Chief Arms Negotiator Called Back to Aid Drive for MX : Kampelman to Try to Persuade Wavering House Members to Vote for Funding of Missile

Times Staff Writer

President Reagan has called U.S. chief negotiator Max M. Kampelman back from arms control talks in Geneva to help him persuade wavering congressmen to vote for continued funding of the MX missile, the White House announced Friday.

"The President and the ambassador will talk to members of the House of Representatives on the relationship of the MX program to progress in arms control," White House spokesman Larry Speakes said in a brief written announcement.

House to Vote Twice

The House is scheduled to vote twice next week on the release of $1.5 billion to fund 21 of the giant 10-warhead missiles. The Senate approved the plan this week, and the House votes will complete congressional action on the measure.

Speakes said Kampelman will brief Reagan on the progress of the talks Monday morning and meet with lawmakers in the afternoon. A spokesman for the Arms Control and Disarmament Agency said Kampelman will return to Geneva on Monday night in time for the next session of the talks, which are held on Tuesdays and Thursdays.

Reagan consistently has maintained that defeat of the MX funding would severely weaken the U.S. position in the negotiations with the Soviet Union, which began on March 12.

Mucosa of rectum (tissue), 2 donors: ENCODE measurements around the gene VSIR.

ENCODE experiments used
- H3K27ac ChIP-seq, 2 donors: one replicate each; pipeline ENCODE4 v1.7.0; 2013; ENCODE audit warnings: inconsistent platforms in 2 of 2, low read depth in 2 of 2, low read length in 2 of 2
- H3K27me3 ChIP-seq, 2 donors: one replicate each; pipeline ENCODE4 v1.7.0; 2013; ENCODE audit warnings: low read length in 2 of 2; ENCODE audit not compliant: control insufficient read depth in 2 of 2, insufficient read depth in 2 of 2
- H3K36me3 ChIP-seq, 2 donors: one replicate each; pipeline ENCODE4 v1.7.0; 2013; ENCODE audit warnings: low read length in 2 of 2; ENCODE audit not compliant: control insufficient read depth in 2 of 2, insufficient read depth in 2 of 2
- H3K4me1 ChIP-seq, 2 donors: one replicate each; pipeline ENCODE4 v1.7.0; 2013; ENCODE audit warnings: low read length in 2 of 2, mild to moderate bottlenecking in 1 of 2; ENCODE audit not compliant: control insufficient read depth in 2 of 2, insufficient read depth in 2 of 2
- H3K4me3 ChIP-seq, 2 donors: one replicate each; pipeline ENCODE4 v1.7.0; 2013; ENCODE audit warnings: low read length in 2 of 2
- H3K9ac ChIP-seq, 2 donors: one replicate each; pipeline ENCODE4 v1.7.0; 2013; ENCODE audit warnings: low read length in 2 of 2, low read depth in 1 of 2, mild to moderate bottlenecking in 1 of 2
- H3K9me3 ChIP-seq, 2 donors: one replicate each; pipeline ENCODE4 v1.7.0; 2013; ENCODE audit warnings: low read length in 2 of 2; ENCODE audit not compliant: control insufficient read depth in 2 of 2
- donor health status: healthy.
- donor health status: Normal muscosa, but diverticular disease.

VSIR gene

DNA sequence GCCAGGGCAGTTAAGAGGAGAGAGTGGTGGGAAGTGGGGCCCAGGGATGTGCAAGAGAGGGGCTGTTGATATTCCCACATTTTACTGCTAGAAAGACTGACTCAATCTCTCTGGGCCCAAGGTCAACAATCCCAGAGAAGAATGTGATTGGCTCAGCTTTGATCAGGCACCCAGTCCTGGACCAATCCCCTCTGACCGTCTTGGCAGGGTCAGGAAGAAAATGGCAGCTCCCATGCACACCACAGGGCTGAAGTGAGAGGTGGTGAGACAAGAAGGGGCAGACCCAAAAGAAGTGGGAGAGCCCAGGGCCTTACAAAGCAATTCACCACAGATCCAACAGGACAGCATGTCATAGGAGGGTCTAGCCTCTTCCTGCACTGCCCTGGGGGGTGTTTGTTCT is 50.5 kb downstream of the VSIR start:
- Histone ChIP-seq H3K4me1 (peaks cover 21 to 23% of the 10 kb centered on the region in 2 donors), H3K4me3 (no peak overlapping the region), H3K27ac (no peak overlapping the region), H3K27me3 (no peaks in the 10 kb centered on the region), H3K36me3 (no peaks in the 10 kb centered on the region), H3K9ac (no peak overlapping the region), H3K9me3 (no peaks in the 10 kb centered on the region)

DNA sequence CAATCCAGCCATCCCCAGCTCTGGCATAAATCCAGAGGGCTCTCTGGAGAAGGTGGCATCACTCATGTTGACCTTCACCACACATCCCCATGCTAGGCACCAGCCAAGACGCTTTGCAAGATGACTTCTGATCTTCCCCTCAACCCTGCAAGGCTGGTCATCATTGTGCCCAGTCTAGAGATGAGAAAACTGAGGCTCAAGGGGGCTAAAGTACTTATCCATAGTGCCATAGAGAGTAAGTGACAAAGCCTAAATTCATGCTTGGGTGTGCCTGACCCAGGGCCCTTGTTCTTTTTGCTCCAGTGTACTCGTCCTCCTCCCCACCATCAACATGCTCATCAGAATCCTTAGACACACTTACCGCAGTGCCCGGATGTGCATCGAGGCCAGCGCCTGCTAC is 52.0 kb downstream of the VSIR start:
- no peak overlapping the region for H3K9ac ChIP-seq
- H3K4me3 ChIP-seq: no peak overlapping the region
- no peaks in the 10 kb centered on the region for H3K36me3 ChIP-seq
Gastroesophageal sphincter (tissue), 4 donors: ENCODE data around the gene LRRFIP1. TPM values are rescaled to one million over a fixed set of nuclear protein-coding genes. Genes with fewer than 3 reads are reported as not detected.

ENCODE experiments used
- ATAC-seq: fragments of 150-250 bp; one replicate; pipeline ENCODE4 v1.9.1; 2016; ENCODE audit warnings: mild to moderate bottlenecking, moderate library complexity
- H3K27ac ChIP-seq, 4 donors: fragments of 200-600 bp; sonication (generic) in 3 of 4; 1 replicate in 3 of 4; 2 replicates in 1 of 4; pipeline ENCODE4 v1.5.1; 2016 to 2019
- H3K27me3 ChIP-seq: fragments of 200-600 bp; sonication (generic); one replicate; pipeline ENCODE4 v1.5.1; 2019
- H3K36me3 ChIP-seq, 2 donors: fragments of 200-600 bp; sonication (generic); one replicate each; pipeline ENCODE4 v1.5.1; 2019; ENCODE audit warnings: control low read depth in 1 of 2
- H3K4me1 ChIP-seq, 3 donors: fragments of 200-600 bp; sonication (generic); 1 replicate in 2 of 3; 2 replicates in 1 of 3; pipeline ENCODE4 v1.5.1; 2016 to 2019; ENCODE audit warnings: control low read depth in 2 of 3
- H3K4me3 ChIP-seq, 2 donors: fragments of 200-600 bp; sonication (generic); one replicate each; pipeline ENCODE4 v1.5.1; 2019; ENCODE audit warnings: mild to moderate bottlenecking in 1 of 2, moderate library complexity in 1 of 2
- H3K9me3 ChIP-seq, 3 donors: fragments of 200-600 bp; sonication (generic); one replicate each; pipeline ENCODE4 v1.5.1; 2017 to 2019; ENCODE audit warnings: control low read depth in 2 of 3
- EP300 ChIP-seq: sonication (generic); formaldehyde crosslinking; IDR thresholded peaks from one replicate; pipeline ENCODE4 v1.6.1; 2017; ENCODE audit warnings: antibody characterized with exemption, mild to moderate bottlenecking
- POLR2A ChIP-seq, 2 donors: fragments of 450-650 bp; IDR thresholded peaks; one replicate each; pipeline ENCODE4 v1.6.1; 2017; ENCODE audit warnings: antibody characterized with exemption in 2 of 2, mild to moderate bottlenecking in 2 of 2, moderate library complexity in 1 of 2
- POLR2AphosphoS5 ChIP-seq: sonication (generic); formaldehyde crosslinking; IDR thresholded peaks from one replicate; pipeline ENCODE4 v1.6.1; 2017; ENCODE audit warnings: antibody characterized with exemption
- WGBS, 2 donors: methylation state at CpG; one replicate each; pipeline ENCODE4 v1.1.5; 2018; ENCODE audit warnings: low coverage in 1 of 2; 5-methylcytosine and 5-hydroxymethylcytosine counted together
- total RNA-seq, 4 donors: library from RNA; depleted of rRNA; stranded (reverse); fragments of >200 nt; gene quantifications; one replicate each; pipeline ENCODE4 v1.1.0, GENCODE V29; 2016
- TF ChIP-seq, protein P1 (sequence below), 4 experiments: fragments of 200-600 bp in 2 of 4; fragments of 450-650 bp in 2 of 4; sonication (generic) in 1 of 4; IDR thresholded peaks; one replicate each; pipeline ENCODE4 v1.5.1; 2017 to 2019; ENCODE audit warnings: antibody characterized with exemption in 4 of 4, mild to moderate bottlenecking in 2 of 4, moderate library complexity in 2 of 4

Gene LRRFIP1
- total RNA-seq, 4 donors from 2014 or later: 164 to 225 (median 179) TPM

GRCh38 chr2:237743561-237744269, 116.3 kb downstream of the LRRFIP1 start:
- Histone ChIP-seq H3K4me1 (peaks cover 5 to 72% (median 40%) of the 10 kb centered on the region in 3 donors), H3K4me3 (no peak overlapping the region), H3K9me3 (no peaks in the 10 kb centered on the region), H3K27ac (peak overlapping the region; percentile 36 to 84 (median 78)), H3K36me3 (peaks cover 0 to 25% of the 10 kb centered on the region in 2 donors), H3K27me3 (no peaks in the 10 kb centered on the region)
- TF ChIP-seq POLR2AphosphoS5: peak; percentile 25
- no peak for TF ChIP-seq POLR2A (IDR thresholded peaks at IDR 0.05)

Kampelman is chief of the U.S. delegation and head of the working group on defensive and space weapons. Other working groups are discussing long-range offensive weapons and intermediate-range missiles.

After two weeks of preliminary meetings attended by each nation's full delegations, the U.S. and Soviet negotiators decided Thursday to break up into the three working groups starting Tuesday.

At his press conference Thursday, Reagan said: "Now is the testing time for the House of Representatives. The votes there will answer the question of whether we stand united at Geneva or whether America will face the Soviet Union as a nation divided over the most fundamental questions of national security.

Points to Historic Tradition

"No request by an American President for a major strategic system deemed vital to national security has ever been denied by an American Congress," he said. "It is that tradition of bipartisan unity on national defense that brought the Soviets back to Geneva.

"Unless that tradition is maintained next week in the House, there is little prospect of success at Geneva," Reagan said.

Congress earlier approved production of 21 missiles. The Administration's request for a second set of 21 was handled last year under a parliamentary procedure requiring separate votes this year to release the money.

Reagan is requesting an additional $4 billion for 48 more missiles in his budget for the 1986 fiscal year beginning next Oct. 1. Congress has not yet started work on that request.

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